“Never say never,” goes the old phrase, but Marcin Czubala might see it differently. For Marcin, never is a state of mind—not the site of the unthinkable but a space for alternate possibilities, imaginative leaps and unfamiliar physics.
Chronicles of Never is a report back from Marcin’s personal otherworlds, a collection of postcards from a fleeting place.
There are those that say that house and techno are “singles genres,” that they don’t lend themselves to the album format. To the long list of albums that prove those critics wrong, add Chronicles of Never.
Marcin’s first album for mobilee—and in fact his first full-length since 2001, despite dozens of singles over the years—is not just a collection of dance tracks. While remaining faithful to an undeniable physical impulse, Marcin has granted himself uncommonly free rein to explore every corner of his psyche, with results running from the unburdened to the manic, from the sensual to the spaced-out. They all flow together like the colors of the spectrum, emotional states bleeding into others in tracks that twist and turn as imperceptibly as the moments of a long night out.
The album’s cohesive sense of freedom stems in large part to the way it was recorded, over a span of seven or eight months in which Marcin liberated himself from pressures and deadlines. Certain sounds and motifs occur and reoccur—muted hand drums, faraway voices, gleaming keyboards and dusty syncopations. But despite a certain consistency of mood—there’s something hushed about Marcin’s music, even at its most intense—every track invents its own world and operates according to its own logic. Not the logic of the club, or much less the logic of “minimal,” but a unique atmosphere for each, a unique ecology of sounds adapted specifically to their environment.
“Daybreak” makes for an obvious album opener, incorporating silken, luminous tones and a teasing set of chords; it unfolds as slowly and inexorably as its title would suggest. “Berolina,” the album’s first single, is all stoned seduction and weightlessness, full of contorted arpeggios, bubbly percussion and a devastatingly sexy female voice whispering sweet nothings in the listener’s ear. Of the title, Marcin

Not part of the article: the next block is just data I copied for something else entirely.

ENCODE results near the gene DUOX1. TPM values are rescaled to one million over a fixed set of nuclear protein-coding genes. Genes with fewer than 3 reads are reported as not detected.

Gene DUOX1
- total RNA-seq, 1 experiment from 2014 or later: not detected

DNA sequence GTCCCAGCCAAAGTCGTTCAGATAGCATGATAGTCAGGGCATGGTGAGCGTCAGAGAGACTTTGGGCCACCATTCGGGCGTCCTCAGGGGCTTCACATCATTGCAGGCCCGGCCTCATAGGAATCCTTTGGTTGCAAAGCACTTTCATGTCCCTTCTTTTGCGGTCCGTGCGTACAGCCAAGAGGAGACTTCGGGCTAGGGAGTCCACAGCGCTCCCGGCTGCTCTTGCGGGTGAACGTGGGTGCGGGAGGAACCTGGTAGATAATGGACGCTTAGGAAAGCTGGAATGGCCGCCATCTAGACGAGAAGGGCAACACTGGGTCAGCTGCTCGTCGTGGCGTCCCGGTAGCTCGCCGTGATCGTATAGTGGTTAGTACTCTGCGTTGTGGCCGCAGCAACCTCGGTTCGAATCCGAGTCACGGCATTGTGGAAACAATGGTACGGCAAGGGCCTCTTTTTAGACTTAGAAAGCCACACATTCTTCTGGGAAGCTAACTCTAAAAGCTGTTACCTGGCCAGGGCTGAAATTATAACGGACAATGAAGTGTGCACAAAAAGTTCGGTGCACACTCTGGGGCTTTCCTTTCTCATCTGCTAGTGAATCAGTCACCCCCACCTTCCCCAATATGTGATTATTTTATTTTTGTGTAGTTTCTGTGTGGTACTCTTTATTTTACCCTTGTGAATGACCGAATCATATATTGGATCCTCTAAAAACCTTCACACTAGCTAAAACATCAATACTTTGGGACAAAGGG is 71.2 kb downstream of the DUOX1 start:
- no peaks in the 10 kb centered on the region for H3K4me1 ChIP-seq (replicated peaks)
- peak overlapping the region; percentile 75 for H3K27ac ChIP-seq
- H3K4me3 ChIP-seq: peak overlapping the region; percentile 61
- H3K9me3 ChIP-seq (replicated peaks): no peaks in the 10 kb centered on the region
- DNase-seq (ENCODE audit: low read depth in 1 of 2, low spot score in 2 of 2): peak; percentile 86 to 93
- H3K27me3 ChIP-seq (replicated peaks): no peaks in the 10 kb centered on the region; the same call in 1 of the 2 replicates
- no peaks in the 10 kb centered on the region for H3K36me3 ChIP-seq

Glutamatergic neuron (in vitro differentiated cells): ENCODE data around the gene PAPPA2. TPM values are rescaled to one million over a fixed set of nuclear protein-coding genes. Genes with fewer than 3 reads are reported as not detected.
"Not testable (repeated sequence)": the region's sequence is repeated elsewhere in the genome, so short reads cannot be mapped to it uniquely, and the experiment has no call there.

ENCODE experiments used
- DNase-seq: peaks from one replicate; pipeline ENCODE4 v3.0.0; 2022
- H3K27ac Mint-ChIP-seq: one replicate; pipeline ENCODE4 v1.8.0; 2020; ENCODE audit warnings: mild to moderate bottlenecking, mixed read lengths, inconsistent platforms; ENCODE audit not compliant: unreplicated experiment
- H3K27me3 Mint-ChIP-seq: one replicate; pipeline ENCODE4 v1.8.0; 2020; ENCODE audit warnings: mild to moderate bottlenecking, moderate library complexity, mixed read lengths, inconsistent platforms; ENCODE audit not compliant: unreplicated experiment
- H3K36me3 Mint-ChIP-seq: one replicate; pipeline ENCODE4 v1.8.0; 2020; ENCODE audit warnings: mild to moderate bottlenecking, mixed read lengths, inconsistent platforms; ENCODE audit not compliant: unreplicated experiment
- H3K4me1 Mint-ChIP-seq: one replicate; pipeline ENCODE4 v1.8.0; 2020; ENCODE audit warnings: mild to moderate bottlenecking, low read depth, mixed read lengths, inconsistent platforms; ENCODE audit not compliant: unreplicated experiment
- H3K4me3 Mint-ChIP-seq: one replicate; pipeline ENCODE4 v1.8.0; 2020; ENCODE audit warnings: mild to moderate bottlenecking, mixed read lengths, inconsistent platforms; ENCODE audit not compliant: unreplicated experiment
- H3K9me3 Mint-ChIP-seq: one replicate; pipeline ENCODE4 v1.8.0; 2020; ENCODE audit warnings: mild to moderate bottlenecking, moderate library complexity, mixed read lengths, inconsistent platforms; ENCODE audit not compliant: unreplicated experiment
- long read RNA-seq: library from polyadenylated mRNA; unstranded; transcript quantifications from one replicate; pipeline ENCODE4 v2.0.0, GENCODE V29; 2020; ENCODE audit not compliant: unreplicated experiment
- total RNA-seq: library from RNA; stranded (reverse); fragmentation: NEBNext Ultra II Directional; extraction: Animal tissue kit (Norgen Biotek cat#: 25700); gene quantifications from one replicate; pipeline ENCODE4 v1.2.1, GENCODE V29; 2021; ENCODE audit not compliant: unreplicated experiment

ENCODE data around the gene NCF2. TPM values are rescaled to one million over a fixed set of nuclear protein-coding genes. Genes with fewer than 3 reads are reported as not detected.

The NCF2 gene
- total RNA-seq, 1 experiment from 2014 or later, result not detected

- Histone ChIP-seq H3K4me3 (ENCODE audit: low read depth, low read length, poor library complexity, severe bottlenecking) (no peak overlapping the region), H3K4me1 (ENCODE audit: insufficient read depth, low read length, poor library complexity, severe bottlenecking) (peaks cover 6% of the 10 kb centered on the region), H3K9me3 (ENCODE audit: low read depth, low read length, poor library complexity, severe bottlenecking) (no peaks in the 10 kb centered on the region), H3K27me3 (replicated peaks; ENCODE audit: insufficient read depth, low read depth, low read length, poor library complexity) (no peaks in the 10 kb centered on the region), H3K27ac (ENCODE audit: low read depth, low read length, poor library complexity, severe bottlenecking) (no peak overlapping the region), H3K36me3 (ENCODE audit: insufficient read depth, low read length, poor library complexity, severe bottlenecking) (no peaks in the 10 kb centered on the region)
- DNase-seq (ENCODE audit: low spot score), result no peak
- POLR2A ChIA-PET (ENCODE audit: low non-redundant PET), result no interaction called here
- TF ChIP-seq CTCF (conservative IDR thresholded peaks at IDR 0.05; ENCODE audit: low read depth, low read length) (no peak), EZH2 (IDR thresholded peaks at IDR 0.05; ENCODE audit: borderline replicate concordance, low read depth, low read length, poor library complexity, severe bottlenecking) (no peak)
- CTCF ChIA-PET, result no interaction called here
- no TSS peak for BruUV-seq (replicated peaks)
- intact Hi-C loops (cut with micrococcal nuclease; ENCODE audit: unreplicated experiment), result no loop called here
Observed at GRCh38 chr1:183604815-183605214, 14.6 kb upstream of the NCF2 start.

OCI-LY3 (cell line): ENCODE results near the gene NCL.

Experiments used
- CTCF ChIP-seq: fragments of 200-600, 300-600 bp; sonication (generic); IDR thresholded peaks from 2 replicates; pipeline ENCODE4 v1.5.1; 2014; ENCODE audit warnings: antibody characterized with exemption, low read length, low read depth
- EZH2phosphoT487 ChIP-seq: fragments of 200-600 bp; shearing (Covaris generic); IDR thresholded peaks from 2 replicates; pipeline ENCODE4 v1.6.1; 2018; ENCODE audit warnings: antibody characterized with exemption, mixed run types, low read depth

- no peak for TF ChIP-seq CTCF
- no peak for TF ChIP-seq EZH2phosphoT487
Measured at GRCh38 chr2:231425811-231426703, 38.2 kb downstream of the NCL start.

reveals that Berolina was the train connecting his city with Berlin, and thus “my first contact with the city, people, clubs and music.” You can hear that youthful sense of expectation and uncertainty in every sultry, slightly creepy phrase.
“Los Compañeros,” inspired by Marcin’s first tour of Mexico, is one of the album’s stand-out club tracks,
propelled by economical percussion and insistent looped vocals; halfway through, queasy keyboards fill
the soundfield, making this one of the eeriest club hits of the year. “Pravda” is more upbeat, full of bright,
glassy percussion with just the right degree of swing. But even here there’s a smidgen of dread, a
subconscious sense of unease that comes to the fore when a voice intones, “You can’t trust anyone.”
What on earth is an “Alibi Room”? Judging by the course of this 11-minute track, the album’s centerpiece, it’s a place where fantastic narratives are spun, where reality is turned inside out.
Accordingly, the song feels like a live set in miniature, a kind of short story that moves from chapter to
chapter—from a dryly percussive intro to a curious breakdown in which an acoustic bass roams freely in
a kind of reverie, and finally closing out with four minutes of nostalgic harpsichord. It’s hard to say what
exactly took place in the alibi room, but there’s no doubt that you emerge different than you were before
“Dazed & Confused” offers the listener a chance to work all the doubt out of his or her system: it’s a
savvy exercise in focused, minimalist funk, with lots of tiny acoustic drum samples scattering like drops
of water on a hot skillet. “Spectacles for Humans” takes a similar rhythmic idea and drapes it in jewel-like
synthesizer tones. Echoes of Detroit resound in the warm strings that swell in the background. This is
another daybreak track, but it hangs in the balance between the promise of a new day and the last contemplation of time past. “30 May 2007” expresses a similar sort of ambivalence, a hallmark of Marcin’s very personal approach to music. Named in honor of the birth of his son, it is on the surface a
celebratory track—but odd detunings and frantic arpeggios suggest the unease that invariably comes
with fatherhood. It’s a leap into dark water.
The album closes out with two of Marcin’s deepest tracks to date. “At the Beach in San Foca”—named in
homage to the place where he first debuted the track, and which subsequently went mad—is a slow,
controlled burn that periodically flares up in the form of muted horns and panned, echoing voices.
Sweeping filters and syncopated piano chords push the track ever forward, while a deep sub-bass
grounds it firmly in the now. Finally, “Be Water” slows down and practices what it preaches, sending
sampled percussion and xylophone tones into a winding current that’s tugged at by eddying chords; it’s a
liberating finale to an album that’s all about finding one’s freedom.
“The advantage of electronic music is its freedom from interpretation,” says Marcin. “I’m not giving you a painting, just the brush and the paints. Chronicles of Never is the chronicle of an imaginary place. Your place.”
CHRONICLES OF NEVER
29th Of September